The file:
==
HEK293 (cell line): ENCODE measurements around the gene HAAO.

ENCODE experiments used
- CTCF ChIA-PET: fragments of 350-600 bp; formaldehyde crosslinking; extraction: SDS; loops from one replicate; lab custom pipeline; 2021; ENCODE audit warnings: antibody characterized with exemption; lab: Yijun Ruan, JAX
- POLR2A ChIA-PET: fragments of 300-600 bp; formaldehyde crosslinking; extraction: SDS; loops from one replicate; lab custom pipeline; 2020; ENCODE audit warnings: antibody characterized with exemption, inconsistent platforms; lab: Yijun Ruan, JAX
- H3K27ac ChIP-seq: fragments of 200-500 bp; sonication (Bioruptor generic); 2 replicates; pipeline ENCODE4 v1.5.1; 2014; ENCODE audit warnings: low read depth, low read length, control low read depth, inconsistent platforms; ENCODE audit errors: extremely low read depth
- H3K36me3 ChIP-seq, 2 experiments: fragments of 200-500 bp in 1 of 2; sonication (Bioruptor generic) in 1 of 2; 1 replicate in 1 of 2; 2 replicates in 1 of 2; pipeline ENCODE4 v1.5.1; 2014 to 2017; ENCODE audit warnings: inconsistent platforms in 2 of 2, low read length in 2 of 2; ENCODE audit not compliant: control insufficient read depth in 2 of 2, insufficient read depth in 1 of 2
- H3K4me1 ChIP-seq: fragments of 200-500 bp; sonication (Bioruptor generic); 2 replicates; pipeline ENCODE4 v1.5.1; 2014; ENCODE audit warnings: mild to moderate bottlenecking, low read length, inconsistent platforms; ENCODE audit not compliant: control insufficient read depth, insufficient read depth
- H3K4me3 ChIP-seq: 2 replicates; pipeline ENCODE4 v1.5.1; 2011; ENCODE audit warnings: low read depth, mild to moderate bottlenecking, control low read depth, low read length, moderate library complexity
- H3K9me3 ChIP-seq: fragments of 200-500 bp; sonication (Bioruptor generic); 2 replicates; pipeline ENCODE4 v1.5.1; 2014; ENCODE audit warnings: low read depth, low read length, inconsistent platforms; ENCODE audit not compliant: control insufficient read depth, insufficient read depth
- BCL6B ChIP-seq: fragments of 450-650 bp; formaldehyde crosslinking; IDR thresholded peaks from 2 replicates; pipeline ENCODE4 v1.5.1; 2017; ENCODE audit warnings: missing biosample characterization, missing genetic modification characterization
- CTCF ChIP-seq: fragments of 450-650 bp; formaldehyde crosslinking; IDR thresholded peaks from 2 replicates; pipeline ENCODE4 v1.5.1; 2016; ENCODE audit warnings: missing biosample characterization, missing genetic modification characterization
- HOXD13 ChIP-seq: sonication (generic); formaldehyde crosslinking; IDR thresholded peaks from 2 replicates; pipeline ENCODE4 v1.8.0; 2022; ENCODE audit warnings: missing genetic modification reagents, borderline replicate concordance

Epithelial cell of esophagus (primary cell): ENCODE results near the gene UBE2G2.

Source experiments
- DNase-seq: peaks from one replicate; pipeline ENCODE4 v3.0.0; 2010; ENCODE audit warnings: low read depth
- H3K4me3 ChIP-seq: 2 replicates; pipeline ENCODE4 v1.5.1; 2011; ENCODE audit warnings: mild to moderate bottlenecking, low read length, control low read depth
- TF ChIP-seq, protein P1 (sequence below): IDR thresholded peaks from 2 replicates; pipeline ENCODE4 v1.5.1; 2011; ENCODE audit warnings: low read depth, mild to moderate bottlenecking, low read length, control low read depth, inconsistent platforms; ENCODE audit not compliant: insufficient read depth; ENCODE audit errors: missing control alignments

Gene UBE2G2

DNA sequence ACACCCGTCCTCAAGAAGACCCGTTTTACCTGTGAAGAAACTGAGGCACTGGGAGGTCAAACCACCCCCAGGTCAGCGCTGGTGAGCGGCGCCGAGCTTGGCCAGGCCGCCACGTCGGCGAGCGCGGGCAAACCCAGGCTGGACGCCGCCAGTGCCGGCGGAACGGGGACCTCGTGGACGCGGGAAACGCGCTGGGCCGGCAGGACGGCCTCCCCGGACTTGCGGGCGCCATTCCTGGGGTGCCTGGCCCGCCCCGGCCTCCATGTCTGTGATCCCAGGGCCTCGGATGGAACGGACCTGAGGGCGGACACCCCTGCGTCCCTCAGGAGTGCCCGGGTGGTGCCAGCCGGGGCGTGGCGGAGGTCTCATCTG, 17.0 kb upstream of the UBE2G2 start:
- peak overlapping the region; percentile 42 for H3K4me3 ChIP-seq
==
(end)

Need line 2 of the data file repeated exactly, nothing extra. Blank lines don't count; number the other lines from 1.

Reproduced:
ENCODE experiments used